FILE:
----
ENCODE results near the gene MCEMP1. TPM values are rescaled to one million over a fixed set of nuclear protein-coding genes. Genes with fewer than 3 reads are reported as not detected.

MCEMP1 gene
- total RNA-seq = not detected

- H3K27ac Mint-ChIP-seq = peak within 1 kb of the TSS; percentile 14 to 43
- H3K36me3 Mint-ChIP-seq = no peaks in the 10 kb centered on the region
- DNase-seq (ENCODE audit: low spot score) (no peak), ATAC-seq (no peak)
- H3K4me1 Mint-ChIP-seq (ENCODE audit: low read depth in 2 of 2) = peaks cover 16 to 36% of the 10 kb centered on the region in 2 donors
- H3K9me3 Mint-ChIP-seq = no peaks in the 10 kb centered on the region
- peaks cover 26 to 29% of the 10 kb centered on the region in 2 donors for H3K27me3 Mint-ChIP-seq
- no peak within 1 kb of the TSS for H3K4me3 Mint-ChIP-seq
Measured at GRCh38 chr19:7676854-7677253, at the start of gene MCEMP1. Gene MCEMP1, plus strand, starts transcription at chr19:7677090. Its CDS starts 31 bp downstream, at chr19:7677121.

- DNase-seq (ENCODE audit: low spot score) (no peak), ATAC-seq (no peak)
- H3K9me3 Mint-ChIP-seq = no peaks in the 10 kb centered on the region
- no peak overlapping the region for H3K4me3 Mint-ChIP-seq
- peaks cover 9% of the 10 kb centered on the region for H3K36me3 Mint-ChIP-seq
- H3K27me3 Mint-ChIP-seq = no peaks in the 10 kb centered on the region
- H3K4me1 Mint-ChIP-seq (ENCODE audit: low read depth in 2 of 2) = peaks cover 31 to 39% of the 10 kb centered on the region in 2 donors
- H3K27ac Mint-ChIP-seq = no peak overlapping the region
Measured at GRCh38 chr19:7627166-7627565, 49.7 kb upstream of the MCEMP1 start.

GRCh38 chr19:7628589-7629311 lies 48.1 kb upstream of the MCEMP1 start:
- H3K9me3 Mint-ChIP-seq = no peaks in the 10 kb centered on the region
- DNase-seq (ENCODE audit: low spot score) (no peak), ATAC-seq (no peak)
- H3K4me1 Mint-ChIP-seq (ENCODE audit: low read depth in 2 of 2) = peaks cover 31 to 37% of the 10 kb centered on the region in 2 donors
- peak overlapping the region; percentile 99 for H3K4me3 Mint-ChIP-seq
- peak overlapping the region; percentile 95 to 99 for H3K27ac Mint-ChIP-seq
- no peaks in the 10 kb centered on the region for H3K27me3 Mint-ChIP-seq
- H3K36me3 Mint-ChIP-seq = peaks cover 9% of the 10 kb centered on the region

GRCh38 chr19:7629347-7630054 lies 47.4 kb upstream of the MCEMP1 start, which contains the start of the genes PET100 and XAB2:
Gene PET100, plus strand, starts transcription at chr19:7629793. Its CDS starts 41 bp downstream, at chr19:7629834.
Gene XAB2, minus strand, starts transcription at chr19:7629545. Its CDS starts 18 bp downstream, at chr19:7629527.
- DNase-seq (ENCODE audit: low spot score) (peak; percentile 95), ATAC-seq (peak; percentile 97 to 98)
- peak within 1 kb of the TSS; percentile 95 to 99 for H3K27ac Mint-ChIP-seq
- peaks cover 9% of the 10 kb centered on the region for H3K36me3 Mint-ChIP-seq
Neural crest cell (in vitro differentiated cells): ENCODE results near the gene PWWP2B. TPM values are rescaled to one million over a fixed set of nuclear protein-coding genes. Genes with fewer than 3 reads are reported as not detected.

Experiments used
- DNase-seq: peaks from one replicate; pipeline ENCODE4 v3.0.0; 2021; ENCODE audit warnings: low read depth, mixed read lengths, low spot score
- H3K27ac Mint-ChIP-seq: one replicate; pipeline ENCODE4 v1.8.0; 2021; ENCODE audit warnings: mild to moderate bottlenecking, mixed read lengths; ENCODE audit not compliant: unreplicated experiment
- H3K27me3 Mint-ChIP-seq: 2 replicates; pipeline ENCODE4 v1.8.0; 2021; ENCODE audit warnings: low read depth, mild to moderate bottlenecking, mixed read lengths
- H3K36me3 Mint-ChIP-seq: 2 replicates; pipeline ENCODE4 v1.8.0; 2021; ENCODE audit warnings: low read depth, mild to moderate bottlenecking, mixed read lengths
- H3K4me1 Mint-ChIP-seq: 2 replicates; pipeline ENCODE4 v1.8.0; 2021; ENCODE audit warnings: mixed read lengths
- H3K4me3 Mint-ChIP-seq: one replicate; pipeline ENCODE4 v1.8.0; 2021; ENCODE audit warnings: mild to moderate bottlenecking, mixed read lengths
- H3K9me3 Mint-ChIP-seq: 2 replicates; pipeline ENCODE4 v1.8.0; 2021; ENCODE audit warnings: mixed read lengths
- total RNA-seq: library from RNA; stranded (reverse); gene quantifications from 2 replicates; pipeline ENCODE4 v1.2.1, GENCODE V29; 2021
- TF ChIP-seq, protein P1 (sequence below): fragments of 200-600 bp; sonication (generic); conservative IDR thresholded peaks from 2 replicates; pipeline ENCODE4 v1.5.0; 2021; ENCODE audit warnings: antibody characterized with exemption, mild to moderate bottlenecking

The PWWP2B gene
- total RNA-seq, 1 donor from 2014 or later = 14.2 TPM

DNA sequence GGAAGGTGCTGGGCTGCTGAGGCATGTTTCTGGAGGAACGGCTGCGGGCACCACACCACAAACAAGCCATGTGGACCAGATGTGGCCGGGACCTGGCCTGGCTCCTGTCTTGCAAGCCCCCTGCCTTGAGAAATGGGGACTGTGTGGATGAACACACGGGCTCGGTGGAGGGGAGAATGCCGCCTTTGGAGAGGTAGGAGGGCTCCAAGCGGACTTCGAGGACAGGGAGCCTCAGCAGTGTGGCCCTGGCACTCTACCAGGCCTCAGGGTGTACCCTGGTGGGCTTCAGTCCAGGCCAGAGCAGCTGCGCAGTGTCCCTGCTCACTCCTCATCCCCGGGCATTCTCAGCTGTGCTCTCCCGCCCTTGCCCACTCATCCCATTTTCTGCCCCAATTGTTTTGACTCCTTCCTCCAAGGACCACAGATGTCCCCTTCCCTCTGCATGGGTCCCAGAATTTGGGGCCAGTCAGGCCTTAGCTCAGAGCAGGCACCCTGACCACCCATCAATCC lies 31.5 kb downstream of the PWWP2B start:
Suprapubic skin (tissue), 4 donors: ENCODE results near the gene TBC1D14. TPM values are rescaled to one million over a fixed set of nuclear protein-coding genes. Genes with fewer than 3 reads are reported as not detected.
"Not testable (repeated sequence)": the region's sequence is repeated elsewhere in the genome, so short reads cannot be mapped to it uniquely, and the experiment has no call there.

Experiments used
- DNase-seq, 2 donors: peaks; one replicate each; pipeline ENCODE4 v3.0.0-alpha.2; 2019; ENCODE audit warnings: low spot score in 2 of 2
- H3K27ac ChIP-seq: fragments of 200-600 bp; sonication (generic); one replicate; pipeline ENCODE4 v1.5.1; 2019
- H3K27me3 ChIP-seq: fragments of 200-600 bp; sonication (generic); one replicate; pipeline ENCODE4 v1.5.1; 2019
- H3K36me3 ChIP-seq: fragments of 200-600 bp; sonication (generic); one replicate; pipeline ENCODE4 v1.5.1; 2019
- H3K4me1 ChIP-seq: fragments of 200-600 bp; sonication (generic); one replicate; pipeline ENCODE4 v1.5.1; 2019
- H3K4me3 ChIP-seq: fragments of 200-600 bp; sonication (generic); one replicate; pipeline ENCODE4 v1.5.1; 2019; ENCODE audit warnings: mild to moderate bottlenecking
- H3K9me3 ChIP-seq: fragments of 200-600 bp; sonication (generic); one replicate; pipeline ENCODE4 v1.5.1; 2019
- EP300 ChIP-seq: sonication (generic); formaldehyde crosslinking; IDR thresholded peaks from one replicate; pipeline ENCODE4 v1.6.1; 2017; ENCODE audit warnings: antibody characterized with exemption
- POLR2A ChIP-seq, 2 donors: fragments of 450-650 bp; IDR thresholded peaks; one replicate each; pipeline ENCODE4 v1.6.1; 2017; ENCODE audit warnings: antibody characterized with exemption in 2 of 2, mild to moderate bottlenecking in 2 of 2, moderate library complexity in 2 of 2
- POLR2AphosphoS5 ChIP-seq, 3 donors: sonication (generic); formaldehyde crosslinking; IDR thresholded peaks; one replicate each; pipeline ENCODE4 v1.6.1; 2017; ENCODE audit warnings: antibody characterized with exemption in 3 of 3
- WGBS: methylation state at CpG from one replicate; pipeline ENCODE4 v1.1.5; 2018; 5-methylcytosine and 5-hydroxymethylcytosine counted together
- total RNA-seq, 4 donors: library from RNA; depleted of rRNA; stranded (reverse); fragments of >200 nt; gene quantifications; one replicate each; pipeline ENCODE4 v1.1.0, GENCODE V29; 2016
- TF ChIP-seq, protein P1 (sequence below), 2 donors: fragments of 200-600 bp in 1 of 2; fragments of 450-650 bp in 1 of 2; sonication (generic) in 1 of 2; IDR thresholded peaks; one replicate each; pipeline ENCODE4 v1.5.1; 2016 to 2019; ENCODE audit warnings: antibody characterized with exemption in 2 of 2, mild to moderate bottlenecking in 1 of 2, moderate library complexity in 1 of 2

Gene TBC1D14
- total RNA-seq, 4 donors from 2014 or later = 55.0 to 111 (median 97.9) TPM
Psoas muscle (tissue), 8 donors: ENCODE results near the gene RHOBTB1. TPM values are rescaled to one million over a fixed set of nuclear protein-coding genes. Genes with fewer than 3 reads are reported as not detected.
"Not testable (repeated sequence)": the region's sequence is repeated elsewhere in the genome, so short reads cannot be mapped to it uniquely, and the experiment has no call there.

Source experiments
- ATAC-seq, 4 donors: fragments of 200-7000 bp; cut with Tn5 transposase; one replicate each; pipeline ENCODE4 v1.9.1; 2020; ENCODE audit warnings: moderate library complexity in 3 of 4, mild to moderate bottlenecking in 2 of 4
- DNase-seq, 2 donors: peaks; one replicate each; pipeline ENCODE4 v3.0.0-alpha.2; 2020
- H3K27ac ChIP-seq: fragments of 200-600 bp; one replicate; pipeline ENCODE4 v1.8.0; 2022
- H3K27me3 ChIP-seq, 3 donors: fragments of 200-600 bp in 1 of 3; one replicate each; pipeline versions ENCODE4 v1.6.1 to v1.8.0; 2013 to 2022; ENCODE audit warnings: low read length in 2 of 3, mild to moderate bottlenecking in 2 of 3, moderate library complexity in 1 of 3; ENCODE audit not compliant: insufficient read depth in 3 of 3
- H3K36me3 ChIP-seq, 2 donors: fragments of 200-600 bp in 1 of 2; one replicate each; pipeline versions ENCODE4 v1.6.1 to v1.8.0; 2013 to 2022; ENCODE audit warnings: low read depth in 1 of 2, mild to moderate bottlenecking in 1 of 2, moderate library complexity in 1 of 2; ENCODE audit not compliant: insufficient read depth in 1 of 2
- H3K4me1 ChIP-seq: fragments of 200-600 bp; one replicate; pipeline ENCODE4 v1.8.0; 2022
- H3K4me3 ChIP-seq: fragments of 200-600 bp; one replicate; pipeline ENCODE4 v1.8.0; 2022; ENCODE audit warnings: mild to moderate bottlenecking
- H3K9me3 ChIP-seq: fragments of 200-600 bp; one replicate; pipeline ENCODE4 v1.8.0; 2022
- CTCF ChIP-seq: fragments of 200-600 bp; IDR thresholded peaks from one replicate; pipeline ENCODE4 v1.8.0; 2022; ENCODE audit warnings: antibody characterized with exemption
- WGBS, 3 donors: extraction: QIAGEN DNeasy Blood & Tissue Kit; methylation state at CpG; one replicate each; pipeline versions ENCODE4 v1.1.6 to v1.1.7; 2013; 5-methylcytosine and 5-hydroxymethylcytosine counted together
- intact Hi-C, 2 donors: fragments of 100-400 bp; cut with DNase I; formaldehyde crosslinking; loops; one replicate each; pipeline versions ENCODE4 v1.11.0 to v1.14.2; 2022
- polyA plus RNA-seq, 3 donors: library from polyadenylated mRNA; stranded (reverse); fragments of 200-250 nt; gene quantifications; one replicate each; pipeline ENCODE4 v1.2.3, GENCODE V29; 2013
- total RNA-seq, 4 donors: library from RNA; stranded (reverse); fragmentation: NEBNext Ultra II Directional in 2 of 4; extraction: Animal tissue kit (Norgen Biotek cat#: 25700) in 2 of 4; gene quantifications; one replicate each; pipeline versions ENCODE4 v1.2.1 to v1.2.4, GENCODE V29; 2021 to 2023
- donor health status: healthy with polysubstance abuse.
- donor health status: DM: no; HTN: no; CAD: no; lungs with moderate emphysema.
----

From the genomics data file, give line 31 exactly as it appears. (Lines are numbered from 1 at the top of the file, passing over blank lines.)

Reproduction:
- DNase-seq (ENCODE audit: low spot score) (peak; percentile 95), ATAC-seq (peak; percentile 97 to 98)